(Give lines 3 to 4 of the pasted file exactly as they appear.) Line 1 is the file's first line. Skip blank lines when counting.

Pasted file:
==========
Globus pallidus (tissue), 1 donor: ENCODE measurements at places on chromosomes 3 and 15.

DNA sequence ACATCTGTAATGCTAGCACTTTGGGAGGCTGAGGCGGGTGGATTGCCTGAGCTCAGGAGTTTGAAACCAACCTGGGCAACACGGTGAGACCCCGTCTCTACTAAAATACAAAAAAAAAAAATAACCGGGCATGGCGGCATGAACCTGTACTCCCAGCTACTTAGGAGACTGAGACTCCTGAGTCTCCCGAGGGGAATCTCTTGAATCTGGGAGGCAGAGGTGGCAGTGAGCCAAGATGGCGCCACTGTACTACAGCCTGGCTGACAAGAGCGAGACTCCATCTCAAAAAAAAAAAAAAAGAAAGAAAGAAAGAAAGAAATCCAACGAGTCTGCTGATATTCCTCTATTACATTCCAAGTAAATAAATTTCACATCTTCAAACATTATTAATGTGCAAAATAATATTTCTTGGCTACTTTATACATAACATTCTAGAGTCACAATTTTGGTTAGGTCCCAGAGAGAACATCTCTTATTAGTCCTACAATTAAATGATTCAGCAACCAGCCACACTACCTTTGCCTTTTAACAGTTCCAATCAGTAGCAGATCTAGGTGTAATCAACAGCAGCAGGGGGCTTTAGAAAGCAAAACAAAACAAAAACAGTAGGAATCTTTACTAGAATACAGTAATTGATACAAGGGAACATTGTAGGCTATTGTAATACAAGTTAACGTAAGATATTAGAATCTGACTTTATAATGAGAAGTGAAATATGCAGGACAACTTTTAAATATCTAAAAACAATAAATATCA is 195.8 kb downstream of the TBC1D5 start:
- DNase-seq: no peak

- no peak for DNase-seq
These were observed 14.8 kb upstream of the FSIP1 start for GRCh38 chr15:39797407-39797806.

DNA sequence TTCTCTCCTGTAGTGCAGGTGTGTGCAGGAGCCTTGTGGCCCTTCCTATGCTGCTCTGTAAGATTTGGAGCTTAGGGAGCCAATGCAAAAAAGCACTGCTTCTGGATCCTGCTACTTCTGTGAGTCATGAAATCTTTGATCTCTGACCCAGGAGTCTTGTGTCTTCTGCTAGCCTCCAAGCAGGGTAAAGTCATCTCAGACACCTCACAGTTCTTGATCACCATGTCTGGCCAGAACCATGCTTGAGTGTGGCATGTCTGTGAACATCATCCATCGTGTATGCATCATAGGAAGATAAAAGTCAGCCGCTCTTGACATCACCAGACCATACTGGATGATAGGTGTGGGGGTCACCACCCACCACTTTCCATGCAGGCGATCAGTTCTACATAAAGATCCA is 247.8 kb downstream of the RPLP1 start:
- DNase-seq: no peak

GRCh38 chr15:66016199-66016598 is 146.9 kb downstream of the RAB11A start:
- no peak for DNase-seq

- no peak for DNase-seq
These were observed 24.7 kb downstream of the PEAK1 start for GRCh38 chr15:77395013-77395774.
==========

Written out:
- DNase-seq: no peak

- no peak for DNase-seq